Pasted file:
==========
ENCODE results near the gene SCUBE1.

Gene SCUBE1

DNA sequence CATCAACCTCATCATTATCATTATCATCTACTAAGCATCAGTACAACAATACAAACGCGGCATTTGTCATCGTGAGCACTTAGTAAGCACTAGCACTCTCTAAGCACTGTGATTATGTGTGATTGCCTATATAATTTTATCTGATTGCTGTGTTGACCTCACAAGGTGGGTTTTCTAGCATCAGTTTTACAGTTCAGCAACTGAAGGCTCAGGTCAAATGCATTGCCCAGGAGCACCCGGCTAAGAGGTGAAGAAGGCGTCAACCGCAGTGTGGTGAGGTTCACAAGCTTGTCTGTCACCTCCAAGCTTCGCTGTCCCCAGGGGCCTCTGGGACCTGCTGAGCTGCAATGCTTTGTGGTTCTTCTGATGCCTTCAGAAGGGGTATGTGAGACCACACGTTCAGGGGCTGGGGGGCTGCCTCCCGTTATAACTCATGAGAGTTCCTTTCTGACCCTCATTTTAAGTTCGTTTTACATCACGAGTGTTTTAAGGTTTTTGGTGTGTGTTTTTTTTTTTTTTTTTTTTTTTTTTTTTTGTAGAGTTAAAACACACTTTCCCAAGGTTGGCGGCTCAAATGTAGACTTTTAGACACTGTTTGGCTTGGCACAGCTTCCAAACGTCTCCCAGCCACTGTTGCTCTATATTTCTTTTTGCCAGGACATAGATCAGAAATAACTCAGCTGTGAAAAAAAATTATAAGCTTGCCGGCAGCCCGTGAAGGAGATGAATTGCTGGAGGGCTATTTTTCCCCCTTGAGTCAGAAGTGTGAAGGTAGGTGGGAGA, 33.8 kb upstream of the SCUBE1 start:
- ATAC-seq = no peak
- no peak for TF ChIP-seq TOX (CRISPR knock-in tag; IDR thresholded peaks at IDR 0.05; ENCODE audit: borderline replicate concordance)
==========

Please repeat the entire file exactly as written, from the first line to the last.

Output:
ENCODE results near the gene SCUBE1.

Gene SCUBE1

DNA sequence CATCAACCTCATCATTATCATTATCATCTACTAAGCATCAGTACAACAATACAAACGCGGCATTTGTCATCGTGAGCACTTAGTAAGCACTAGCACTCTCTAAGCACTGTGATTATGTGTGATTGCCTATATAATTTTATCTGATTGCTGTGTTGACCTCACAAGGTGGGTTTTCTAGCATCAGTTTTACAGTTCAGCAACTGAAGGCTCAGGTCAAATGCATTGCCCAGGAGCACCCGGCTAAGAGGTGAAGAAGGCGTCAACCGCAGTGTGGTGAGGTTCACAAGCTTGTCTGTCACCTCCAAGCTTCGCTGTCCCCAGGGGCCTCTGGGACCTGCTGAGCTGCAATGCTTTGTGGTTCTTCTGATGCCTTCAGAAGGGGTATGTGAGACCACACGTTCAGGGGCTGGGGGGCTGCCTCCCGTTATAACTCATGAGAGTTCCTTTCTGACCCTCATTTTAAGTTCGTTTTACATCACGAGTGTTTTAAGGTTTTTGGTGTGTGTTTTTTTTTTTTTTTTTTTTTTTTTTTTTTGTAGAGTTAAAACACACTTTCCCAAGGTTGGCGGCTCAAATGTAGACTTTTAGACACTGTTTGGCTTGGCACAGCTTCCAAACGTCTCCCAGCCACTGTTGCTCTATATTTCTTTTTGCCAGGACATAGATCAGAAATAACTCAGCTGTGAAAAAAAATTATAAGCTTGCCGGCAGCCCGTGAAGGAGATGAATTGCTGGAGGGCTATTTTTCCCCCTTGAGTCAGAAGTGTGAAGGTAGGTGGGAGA, 33.8 kb upstream of the SCUBE1 start:
- ATAC-seq = no peak
- no peak for TF ChIP-seq TOX (CRISPR knock-in tag; IDR thresholded peaks at IDR 0.05; ENCODE audit: borderline replicate concordance)